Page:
20th Anniversary: Brandywine Homes Building Homes that Revitalize Communities for 20 Years

October 28th, 2014

 In 2014 Brandywine Homes celebrates its 20th Anniversary as a homebuilder and developer in Southern California.  Join us this week as we look back at our history over the years.

In 1994, Southern California was just beginning to recover from a residential real estate slump, but the housing market was still iffy. Home mortgage interest rates were inching up, and banks were still shy about making construction loans. It was a questionable time, at best, to start a homebuilding company.

Building homes that revitalize communities is what Jim Barisic does best. In the 1980s, he worked on large master-planned communities before he and a partner created a firm that built custom infill homes and small rental projects in southern California. The business boomed until the real estate market crashed as a result of the savings and loan crisis in the late 1980s, and Jim’s business partner decided he’d had enough. With three boys to get through school and no desire to retire from the business he loved, Jim took a plunge. He founded Brandywine Homes, with only a part-time bookkeeper as staff, and built a small subdivision on the banks of Santiago Creek in Orange County.

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With Brandywine, Jim was able to focus on the significant opportunities he saw in providing Southern California’s older, more crowded coastal cities with new homes. He could help rebuild neglected neighborhoods by converting outdated strip malls, parking lots and empty warehouses into much-needed housing. It was a niche few other builders were filling.

The strategy worked. Brandywine grew. In 1998, Jim brought on his son Brett Whitehead, who helped the company develop an impressive network of construction lenders and equity partners. Mark Whitehead, another son, soon came on board as vice president of operations, followed by Jim’s  third son, Dave Barisic, as vice president of sales and marketing. A true family business, Brandywine would become one of Southern California’s preeminent builders.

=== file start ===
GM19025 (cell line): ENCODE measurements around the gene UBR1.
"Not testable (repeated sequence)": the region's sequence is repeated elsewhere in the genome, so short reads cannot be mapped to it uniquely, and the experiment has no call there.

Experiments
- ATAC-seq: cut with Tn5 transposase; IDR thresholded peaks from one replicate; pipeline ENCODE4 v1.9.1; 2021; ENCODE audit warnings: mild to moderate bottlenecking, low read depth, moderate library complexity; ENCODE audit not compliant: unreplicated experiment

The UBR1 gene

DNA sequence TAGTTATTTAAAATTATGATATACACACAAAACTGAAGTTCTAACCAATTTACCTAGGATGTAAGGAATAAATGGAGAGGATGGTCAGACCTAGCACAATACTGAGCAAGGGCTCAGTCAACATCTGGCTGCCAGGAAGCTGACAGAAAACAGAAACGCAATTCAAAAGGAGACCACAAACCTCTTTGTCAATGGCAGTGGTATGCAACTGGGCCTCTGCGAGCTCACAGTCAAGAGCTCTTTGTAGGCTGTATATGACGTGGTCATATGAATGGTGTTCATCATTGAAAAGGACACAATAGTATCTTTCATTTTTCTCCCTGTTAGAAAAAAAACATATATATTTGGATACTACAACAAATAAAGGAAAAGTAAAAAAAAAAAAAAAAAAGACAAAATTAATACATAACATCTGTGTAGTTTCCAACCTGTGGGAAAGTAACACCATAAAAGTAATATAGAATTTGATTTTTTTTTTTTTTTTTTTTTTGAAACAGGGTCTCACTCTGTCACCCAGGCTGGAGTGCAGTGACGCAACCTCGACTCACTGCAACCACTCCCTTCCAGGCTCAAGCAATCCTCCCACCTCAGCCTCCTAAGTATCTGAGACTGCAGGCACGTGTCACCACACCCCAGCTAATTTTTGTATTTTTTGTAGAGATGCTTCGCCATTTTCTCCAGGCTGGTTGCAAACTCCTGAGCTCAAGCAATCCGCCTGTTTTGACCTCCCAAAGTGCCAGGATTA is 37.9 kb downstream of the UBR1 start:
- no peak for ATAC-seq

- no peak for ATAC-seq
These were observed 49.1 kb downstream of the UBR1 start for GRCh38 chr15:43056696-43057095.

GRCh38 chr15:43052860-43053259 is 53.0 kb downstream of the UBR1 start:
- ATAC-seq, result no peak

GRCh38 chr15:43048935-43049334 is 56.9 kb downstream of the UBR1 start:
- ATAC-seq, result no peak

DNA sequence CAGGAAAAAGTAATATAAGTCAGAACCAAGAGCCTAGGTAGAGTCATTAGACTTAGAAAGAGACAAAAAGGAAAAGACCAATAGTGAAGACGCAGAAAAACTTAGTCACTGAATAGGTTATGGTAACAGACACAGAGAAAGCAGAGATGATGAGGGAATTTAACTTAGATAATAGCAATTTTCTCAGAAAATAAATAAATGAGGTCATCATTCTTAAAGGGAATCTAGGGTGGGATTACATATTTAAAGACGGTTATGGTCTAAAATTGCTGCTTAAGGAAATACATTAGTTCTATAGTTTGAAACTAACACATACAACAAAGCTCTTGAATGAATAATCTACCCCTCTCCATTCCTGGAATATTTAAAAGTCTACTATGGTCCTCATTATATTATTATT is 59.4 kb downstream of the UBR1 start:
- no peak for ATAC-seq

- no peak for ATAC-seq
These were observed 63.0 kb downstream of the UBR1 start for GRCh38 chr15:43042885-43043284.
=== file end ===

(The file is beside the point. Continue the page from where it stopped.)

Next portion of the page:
Boys Circa 1993 size1
It wasn’t always easy. As the real estate industry consolidated over the next two decades, mega-companies began to take control of entire markets, edging out smaller players. Stricter government regulations made the entitlement process for urban infill long and cumbersome. Brandywine saw those changes coming and went with the flow, partnering with larger builders who were entering the urban infill market but  had no experience working with municipalities. Getting land entitled for other builders to put houses on became a good chunk of Brandywine’s business.

The company  excelled at partnering with public agencies to build the next generation of Southern California’s infill neighborhoods. Brandywine was resourceful with land, energy and design,  creating places where homeowners can live close to jobs and extended families. Through strong relationships with financial partners and local government agencies, Brandywine has developed more than 45 small- and mid-sized infill communities — including 4 apartment communities — with almost 1,500 homes in a dozen cities across Southern California.

Brandywine Homes

 

In 2011, Brandywine developed a new brand identity, logo and website that more accurately reflects its reputation as one of Southern California’s most active and successful infill developers and homebuilders. The foundation for its brand is based on the concept of “Building Together for the Next Generation,” a metaphor for rebuilding older cities, providing new home options in established neighborhoods, integrity in partnerships and preserving resources.

The next year, Brandywine was listed as the 9th most active builder in Orange County and among the top five locally based developers.

Key to Brandywine’s success, even through the crippling residential building depression of 2008,  is its relationships with lenders. Because it never left a lender holding the bag, Brandywine was able to get large-scale construction loans and keep building throughout the Great Recession. The company not only survived but turned a profit during the crisis  , building and selling an average of 50 new homes a year.

“That’s my greatest sense of achievement,” Jim says. “We’re still here. We got through it. And we still like each other.”

“Well,” his son Dave jokes, “most of the time.”

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